execution. One ol Chinese vessels that
aank thortly after the fight commenced,
waa a terrible sight. Her decks were cov
ered with blood and the mangled remains
Other crew. The lIotchki>s riv.An
cannon on the French thips kept up a
steady fire. One of these guns, properly
managed, is enough to clear the deck of
*OnJy two of the Chinese vessels were
afloat after the engagement. They escaped
by getting np the river into shoal water.
One of these vessels sank shortly afterward
on account of injuries received in the fight,
and tbe other one Is now aground with her
beck broken. Ihe French fire continued
until night. They thelled the batteries on
ahore, and drove the CLinese from them.
The navy yard and arsenal were shelled,
*wud a great deal of damage done to gov
ernment property. ,
“At night fire rafts and burning junks
came down'the rivf r. but the French gun
ners succeeded in sinking them. With
but one or two exceptions the French ves
sels are uninjured. The Volta had been
hit dhee near tbe wafer line. The D\Es-
tenge had two shot holes near her rail.
The loss of life on the French side was
only six, betides tbe pilot of tbe Volta,
who was an Englishman. Tbe Chinese
loss of life is> reported as being nearly two
k • A Gentle Hint.
A prosy minister in a country church,
when be bad reached his “twelfthly," bo-
CgBne thirsty, and not finding any water
on the shell under the pulpit, called to a
“Brother Brown, there's no W'ater here.”
“Do you want tome?” inquired the dea
“Yea, I’m mighty dry."
A glass was brought and the preacher
proceeded to gulp it down.
“Ilr. Good low,” whis;ercd the deacon,
waiting for the glass.
“Well, wbat is it?” asked the preacher,
■lopping his libation.
4< l>on v t you think you had better offer a
little to; four sermon ?’’
The discourse waa knocked out In the
rWONOTRS TH1 GROWTH OF THE BAIR,
And renders It dark and floarr, It holds,
in a Squid form, a large proportion of de-
odorhud Cocouut Oil, prepared expresalj
h* this purpose. No other compound
MMM tb. peculiar properties which
mnnattj ealt the virions conditions of
and mates .
gator, and sailed aimlessly about until
only three were left. Strange to say. tbe
two men lingered until the new'y-found
captain and crew brought the brig into
New York Bay.
A CLAIM FOB SALVAGE,
“As tragic ax this story appesrs." said a
-'lining man to a Herald reporter yester-
dayp-'H la yet not without its humorous
phase. Notwithstanding that if CapL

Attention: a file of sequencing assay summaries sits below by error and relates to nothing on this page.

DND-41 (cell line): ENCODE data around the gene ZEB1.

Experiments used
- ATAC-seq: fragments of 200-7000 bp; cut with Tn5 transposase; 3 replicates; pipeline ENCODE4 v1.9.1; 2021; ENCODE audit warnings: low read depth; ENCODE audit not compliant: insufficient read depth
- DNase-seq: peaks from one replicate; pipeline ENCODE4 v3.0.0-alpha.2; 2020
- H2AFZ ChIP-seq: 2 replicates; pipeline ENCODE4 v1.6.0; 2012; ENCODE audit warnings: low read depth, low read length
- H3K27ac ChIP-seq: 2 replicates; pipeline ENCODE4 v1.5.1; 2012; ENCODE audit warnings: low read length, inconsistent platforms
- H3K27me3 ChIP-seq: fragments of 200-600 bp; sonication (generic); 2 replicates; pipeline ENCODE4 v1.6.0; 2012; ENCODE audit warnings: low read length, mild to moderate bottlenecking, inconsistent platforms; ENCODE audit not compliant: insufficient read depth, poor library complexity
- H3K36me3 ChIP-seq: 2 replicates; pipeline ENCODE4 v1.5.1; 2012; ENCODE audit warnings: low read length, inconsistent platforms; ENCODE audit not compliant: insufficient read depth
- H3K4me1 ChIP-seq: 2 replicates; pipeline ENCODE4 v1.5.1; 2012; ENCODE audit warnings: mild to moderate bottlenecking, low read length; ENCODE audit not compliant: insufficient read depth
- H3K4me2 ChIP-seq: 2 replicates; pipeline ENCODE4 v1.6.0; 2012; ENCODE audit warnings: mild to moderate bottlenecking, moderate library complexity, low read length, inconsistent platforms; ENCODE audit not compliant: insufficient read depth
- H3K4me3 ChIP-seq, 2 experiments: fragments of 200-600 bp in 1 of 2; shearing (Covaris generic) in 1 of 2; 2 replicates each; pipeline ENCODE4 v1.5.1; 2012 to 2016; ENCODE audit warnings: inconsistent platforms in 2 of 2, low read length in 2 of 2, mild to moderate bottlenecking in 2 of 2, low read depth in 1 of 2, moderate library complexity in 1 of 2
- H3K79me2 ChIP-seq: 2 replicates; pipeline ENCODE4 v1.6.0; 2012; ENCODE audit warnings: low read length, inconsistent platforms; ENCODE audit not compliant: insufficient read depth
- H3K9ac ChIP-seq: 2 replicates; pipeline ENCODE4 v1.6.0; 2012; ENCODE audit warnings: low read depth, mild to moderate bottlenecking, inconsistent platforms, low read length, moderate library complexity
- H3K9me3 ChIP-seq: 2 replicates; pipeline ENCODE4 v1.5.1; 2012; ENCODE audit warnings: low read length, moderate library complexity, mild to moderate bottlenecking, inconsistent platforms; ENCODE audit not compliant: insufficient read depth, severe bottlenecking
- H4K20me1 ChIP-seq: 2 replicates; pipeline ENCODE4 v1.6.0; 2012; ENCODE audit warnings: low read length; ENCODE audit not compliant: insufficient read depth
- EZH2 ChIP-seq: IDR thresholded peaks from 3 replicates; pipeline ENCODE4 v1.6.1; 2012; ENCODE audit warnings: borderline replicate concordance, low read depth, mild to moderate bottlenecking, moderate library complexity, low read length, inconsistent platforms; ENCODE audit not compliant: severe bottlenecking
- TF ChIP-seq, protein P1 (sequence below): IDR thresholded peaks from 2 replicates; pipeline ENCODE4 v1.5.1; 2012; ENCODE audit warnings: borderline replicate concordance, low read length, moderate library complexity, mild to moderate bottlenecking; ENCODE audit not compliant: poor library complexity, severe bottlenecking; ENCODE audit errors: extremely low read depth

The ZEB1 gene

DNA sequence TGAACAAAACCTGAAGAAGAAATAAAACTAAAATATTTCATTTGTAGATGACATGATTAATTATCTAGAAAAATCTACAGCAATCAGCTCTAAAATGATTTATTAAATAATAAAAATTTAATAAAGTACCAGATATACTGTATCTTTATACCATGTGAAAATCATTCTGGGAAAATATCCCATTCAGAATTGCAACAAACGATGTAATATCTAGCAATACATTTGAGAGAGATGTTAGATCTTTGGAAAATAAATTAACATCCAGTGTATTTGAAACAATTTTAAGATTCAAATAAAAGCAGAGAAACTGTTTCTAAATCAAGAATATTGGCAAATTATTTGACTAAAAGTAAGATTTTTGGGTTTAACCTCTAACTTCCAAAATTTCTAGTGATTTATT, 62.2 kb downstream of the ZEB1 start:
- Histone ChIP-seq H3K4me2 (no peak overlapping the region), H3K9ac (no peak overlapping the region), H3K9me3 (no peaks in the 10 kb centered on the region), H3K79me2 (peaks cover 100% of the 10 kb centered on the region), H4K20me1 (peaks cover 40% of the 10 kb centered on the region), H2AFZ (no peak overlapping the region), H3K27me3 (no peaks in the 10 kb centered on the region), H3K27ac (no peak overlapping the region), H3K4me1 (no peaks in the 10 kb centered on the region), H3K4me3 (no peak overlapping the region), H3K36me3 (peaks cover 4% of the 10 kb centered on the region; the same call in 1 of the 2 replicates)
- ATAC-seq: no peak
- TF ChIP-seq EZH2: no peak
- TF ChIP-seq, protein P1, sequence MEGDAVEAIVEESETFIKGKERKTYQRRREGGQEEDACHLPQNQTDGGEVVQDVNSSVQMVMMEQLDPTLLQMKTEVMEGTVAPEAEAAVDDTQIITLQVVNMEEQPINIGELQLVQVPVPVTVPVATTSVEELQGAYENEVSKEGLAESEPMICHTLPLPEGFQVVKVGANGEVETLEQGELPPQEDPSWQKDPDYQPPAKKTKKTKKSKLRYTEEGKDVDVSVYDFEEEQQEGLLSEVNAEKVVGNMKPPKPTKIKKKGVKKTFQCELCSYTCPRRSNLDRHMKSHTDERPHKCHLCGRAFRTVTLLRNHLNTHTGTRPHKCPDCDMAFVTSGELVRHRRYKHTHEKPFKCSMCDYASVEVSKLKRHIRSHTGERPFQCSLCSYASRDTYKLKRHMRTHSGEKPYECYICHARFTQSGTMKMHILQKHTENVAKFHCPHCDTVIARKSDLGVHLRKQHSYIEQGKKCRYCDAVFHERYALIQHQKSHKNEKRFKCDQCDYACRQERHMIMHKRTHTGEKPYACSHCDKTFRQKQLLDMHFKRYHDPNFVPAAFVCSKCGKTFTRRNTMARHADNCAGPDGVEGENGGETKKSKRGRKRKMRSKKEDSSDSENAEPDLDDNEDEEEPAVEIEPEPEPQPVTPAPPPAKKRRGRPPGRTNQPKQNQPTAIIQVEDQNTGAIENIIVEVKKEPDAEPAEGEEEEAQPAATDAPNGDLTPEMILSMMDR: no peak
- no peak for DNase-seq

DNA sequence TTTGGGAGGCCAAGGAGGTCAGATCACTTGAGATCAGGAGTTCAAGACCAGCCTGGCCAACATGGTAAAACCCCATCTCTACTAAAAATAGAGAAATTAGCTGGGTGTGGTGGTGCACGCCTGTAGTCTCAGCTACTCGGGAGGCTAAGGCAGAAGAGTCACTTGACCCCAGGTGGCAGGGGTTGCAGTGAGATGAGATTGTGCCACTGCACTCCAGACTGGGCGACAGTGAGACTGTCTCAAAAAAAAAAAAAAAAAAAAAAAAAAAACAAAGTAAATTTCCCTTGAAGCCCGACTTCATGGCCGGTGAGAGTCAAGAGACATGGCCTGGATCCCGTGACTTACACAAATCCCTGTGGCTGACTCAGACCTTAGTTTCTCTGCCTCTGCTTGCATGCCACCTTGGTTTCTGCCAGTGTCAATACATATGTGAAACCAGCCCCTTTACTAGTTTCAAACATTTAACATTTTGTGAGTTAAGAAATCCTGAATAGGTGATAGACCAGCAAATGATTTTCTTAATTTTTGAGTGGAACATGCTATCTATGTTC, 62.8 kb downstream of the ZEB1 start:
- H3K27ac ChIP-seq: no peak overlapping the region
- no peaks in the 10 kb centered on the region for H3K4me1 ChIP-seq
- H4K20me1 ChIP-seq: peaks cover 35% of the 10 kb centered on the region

Hopnchild had not found the crewless
brig he would hive certainly never been
heard from, he has now entered a libel In
the Unltea Slates Court for salvage against
R. A. Robertson A Co., for picking up tbe
brig.” faph Hoppchlld makes bla claim
for salvage through EJye A Co., bis
European Armies and Debts.
New York Commercial Bulletin.
W. bare Intimated that the enormous
and steadily increasing financial obliga
tions of these Continental governments,
with tbelr vast armies and navies, coinci
dent with the subtraction from their tax
bearing population and the population
subject to military conscription by eml-
S -atlon, leave them scarcely any alterna-
ve but foreign conquests. Tf taxpayers
emigrate from home, It will some com
pensation if Asiatics or Africans can be
made to fill the gap; and what are armies
and navies for, if not (or use? Tbena
tlonal debts and thestanding armies, even
on a peace fooling, ot the five leading gov
ernments, according to tbe best anthontles
at hand, were approximately as follows In
IlUllia...— 3,410000.000 -
These statistics present some curious
pberomena. 7 he preponderance of tha
French national debt of course has lit ex
planation in good part in the sweeping
Getmsn war indemnity. That Indemnity
amounted lo gl.COO.000.000, and tho war
Itself coat »747.500,000. [Vi'lmt is known ax
by Ba on Hausman Id ornamenting
during tbe seventeen years between 185*
and 1809.) The debt o! Austro-llungaty
la equal lo 28 per cent ol the entire capital
ol tbe Empire, ond the taxation absorbs
15 per cent ol the total Income. In Italy,
taxation is tbe heaviest in nil Europe, be
ing S5 per cent of Income, which is double
the European average anci three times that
that of Great Britain, Think also of a
country with but 29,ObO,MO population
saddled with a standing anov ot nearly
three quarteia of a million ot men—all of
them non-prodoccra! Is It any wonder
(bat It is aomellmes called a nation of
beggars? The roodition of Spain la not
much better. Bnt for the revenue which
la wrong front tbe down-tfodden Cubans,
it might be said at the point of tbe linyo-
net, she would be an irremediable bank
rupt; yet she maintains, even In time of
peace, a ten times greater tuny than uur
General Scott and General Taylor employ
ed for Ihe conquest of Mexico. Except
Turkey or the Central American Repub
lics. there Is no country so overwhelmed
with debt, the proportion being about 42
per cent of the capital of the kingdom.
More than half tha national debt of Russia
arises from ware of conquest (the recent
war with Turkey alone cost 7050,000,000);
and ret if would appear that the greater
number of the territorlea annexed within
Queen a drawing-room next spring she
will wear her wedding dress of wti’e satin
and her diamond jewels. One ol her com t
dresses is of pure white sstin, covered with
roses in silver brocade, while another is of